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Ronnie Jenkins to Retire from SC

Ronnie Jenkins

After 20 years at Southwestern College, Ronnie Jenkins, director of major gifts, will retire during the summer. Jenkins was honored at Founders Day activities at the college during April.

A 1963 graduate of Arkansas City High School and a 1967 graduate of Baylor University, Jenkins began his career at Southwestern Jan. 1, 1993.  Before that he had worked for his father and the family business, Jenkins and Sons Production Inc., in Arkansas City.  He was also a city commissioner for three years in Arkansas City and mayor in 1979.

Through the years, Jenkins has been in charge of establishing relationships and seeking donations for the college.  His territory of responsibility included the western third of the United States stretching from Arizona to Washington.

“My title is a bit misleading,” Jenkins says.  “Every gift is a major gift, whether $5, $50, or $500,000.”

The campus and the landscape of the college look much different today than they did in 1993 and of this change has come about largely through Jenkins’s efforts.  He is proud of many of Southwestern’s improvements (Jantz Stadium construction, Stewart Field House and Deets Library renovations) but two achievements are especially close to his heart: the Mazie Barnett Kilmer Endowed Chair for Strings and the Richardson Performing Arts Center. 

“When I first came to Southwestern, Richardson Auditorium was what I wanted to change,” Jenkins says.  “For years there was no interest in redoing the auditorium.  When the decision was made to renovate, though, I couldn’t imagine the results would be as spectacular as they are.  To turn what was basically a barn into a facility that is so acoustically wonderful is remarkable.”

Southwestern College Dick Merriman is thankful for the work Jenkins has done through the years.

“Ronnie has been an effective ambassador for the college and has been a very skillful advocate in seeking financial support for Southwestern,” Merriman says.  “He has helped our donors help Southwestern achieve great things, particularly in the performing arts, and I’m very grateful for his service.”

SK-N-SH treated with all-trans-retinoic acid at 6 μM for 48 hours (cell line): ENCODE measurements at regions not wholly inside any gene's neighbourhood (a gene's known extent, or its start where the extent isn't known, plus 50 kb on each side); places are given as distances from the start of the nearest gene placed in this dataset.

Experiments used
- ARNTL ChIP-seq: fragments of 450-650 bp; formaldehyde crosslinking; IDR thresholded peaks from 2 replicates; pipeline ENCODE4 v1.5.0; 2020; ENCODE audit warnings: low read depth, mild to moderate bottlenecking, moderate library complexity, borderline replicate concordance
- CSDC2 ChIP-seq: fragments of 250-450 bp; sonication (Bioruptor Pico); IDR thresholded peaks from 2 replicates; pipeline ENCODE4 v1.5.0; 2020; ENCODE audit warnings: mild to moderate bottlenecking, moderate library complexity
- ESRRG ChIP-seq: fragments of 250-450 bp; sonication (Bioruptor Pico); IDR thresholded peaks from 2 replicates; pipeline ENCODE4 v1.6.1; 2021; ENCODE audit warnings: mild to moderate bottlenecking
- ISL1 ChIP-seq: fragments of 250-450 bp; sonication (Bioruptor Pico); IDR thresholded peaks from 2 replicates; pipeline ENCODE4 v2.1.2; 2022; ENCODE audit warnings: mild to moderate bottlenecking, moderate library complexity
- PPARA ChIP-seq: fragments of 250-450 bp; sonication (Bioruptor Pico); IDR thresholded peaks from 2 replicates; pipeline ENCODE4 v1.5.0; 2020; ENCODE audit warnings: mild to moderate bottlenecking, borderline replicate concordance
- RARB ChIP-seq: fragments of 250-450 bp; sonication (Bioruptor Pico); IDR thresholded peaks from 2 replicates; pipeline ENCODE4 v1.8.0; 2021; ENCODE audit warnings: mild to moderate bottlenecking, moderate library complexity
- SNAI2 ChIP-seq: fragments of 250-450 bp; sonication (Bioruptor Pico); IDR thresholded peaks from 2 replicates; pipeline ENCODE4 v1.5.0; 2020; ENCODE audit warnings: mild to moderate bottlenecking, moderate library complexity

When asked what he will miss most, people were first and foremost on his list.

“I like the people I work with,” Jenkins says. “I will miss the annual trips to see donors who have become friends.  I will miss the people.  The physical being of the college is one thing but the real deal is the people who support it and have been here and have feelings for it.  There is a real sense that people are pleased with the direction the college is going.  People want to be a part of a winning team and a winning team is easier to support.”

Jenkins is looking forward to spending more time with his wife, Anita Judd-Jenkins, and being able to simply stay home. 

“It’s been an incredible experience for me to get to be here and get to know the college like I have.  I think it is a real treasure.  In the pantheon of private colleges in the state of Kansas, Southwestern is probably in the best position it has ever been.  It is a result of not only our office but the administration, our communications that go out and our admissions team.  I feel a bit like Jerry Seinfeld and his television show. When he got to the top of the ratings he said, ‘It’s not going to get any better than this for me.’”

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